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Cape Town - South Africans had every reason to smile last month as real take-home pay reached a 15-month high after it increased for the fourth consecutive month by 1.3 percent.

BankservAfrica’s monthly data showed slower inflation was contributing to rise in real-home wages.

The BankservAfrica disposable salary index (BDSI) - the country’s fastest and most frequent measure of salaries - indicated slower inflation increases and faster nominal wage growth helped formal sector wage earners gain higher real increases.

As such, formal sector workers paid via the South African payments system are better off than a year ago.

Seasonally adjusted real take-home pay averaged R13894 last month, slightly higher than May’s average of R13802.

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With most of the last two years showing declines in real take-home pay, as seen in the BDSI, the last four months point to a strong likelihood of a change in the downward trend as inflation falls and salaries are adjusted accordingly.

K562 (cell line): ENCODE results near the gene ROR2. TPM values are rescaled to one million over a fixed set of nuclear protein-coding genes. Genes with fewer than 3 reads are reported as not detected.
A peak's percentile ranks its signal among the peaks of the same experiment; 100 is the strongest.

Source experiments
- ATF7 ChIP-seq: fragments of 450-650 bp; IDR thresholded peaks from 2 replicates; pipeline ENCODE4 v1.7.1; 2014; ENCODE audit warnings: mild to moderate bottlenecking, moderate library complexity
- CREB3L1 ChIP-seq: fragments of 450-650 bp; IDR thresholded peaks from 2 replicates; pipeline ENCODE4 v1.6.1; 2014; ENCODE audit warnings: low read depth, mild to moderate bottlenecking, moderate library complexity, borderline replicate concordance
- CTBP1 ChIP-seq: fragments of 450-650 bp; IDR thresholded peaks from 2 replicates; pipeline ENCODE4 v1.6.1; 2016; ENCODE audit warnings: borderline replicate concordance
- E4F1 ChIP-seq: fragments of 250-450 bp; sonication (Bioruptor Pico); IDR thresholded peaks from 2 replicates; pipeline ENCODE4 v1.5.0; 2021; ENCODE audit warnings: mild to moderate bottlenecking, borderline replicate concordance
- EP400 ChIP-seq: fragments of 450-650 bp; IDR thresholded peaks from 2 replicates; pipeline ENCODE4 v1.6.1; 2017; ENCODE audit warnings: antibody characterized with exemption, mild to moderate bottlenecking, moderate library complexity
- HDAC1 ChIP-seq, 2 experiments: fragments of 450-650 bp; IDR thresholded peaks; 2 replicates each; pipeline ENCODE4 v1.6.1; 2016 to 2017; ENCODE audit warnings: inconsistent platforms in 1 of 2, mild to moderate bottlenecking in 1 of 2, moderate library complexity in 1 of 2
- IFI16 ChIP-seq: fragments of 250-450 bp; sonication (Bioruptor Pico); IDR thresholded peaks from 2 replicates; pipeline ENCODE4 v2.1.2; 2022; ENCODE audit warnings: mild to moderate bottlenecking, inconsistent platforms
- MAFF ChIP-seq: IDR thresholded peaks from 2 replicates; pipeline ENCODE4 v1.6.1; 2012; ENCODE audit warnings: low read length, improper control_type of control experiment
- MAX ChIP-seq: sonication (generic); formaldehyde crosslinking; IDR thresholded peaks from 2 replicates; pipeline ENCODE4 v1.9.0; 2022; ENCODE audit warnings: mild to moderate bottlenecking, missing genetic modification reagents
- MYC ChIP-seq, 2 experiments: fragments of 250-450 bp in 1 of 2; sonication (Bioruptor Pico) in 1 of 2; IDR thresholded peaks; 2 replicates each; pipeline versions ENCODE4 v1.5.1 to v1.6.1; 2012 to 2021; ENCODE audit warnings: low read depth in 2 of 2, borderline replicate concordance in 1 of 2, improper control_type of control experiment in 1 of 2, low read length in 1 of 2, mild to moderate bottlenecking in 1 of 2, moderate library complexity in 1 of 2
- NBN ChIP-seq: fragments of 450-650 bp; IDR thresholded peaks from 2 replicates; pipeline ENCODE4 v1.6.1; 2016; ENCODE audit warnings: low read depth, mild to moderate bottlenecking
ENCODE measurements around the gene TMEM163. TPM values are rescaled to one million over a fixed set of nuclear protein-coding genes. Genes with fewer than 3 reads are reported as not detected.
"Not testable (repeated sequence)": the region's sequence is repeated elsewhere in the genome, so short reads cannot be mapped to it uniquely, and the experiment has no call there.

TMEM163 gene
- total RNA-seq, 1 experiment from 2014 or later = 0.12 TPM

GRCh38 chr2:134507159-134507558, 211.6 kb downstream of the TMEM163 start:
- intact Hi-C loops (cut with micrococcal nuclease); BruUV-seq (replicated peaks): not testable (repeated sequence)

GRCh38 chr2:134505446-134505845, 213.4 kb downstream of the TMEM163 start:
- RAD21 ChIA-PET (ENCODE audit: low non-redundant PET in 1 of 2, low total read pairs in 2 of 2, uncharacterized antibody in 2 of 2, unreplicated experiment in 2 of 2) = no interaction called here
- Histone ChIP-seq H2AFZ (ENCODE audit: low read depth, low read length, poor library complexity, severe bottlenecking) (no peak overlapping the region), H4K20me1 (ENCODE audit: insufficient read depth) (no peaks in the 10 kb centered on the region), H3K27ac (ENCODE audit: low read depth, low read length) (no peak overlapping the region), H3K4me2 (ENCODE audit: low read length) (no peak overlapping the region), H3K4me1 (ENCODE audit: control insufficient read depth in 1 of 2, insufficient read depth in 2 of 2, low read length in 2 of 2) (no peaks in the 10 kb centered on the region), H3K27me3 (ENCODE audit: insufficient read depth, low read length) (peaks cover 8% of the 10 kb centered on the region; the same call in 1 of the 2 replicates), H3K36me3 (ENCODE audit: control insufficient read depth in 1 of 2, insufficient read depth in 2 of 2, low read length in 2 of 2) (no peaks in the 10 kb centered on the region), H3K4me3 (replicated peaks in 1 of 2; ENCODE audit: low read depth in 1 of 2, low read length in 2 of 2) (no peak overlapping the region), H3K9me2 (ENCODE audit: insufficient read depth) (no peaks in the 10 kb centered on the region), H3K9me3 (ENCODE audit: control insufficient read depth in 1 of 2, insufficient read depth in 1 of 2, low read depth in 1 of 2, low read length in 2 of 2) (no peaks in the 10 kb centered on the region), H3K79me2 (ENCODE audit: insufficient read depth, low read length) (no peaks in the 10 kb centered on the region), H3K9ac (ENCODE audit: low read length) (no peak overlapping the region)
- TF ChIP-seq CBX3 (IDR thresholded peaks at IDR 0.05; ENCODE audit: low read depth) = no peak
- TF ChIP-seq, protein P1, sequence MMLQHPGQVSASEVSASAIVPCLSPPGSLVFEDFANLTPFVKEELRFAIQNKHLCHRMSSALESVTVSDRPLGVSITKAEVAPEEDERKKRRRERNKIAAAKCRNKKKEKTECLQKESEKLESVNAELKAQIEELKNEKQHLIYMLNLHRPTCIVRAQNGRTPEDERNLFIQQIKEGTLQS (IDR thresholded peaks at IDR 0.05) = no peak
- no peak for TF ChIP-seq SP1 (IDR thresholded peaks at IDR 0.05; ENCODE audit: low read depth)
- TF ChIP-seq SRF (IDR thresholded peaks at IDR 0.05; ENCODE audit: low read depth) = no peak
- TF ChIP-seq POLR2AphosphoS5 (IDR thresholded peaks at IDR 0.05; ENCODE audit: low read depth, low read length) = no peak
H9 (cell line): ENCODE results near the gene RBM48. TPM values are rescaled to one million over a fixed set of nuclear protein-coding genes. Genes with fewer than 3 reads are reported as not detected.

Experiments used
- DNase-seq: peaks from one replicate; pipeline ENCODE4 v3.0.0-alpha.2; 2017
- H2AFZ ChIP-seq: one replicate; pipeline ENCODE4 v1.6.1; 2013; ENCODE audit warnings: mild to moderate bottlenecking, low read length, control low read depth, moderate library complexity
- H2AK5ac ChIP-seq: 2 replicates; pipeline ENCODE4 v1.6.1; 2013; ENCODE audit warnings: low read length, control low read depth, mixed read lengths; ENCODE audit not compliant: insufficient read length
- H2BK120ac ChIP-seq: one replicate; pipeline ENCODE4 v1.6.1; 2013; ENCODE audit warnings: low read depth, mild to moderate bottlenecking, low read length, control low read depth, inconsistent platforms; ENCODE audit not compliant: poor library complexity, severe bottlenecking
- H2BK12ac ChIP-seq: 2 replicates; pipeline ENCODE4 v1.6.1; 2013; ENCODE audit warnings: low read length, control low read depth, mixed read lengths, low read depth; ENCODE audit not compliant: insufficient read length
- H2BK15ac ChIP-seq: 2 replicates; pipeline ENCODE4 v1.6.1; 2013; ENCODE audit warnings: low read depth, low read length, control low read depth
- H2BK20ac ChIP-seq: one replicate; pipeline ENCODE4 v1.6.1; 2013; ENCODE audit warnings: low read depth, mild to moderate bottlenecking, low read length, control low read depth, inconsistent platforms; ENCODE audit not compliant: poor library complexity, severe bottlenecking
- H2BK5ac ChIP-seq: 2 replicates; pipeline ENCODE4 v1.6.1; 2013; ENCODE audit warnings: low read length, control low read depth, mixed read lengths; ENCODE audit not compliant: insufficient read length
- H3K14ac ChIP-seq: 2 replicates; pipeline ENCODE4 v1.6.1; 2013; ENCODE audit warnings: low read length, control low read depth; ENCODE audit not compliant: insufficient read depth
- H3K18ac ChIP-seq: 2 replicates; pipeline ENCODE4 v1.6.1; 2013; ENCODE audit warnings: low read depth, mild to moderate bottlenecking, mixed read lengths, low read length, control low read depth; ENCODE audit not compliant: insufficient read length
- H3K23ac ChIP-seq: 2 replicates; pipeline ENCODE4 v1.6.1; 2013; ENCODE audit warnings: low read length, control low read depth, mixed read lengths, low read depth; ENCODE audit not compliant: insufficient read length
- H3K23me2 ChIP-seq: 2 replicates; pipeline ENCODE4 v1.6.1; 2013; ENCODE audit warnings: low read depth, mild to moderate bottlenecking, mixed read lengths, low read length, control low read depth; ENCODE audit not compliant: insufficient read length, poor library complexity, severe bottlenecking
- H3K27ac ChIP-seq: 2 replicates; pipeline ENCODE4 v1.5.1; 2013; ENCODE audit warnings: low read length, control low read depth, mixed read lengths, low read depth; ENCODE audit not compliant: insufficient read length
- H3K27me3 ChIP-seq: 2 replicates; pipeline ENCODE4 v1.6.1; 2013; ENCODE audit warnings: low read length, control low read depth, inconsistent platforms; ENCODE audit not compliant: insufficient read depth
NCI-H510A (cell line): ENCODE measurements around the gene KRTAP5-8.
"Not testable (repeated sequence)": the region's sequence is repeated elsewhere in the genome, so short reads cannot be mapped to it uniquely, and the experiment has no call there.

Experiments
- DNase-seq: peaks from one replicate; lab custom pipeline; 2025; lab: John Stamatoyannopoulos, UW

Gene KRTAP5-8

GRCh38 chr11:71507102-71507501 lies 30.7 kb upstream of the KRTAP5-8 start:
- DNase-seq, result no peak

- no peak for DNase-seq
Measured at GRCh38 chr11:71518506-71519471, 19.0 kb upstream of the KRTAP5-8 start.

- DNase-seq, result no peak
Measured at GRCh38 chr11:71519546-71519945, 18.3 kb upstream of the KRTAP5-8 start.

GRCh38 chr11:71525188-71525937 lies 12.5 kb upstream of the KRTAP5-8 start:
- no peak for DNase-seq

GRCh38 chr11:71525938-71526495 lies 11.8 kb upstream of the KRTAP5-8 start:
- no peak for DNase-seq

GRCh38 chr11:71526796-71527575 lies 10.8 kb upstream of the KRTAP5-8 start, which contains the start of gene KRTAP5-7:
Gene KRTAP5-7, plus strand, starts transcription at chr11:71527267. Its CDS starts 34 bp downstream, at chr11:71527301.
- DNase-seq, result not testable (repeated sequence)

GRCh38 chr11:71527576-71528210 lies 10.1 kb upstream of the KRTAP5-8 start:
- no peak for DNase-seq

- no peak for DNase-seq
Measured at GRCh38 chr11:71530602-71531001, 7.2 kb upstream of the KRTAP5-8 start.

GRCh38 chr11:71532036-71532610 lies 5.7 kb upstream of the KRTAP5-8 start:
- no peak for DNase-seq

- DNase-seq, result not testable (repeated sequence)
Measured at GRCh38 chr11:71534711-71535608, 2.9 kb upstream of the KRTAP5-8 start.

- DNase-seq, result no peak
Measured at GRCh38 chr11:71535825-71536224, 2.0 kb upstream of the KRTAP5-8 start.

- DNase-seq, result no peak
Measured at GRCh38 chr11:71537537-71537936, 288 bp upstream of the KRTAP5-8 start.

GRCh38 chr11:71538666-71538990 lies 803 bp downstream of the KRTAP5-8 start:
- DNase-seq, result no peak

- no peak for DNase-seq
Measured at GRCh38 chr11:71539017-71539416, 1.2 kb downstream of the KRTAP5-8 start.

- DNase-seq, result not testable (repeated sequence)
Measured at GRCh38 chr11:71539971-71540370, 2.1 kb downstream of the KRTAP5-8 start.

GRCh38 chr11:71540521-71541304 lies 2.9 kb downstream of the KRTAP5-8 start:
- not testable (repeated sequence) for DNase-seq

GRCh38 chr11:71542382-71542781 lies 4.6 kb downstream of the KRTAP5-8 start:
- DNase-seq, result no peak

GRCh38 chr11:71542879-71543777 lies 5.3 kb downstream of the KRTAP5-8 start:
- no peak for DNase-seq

Past rates

Formal sector real salary increases are recording improved increases on average as they are based on past inflation rates.

Interestingly, the median or typical disposable salary increased in real terms last month, and for five consecutive months. The real increase of 3.4 percent last month is the highest for median salaries in 30 months.

Despite personal income tax brackets not being fully adjusted for inflation for the last decade and medical insurance payments increases being about 3 percent higher than inflation, the * umber of employees taking home more than R10 000 a month in nominal terms has increased from 33.8 percent in January 2012 to 52.6 percent.

It, therefore, appears that take-home pay is increasing faster for lower salary levels.

The BDSI does not take into account the monthly take-home salaries that are more than R10 0000.

While consumer confidence is at very low levels in the economy, real salaries for the majority of the formal sector employees have increased.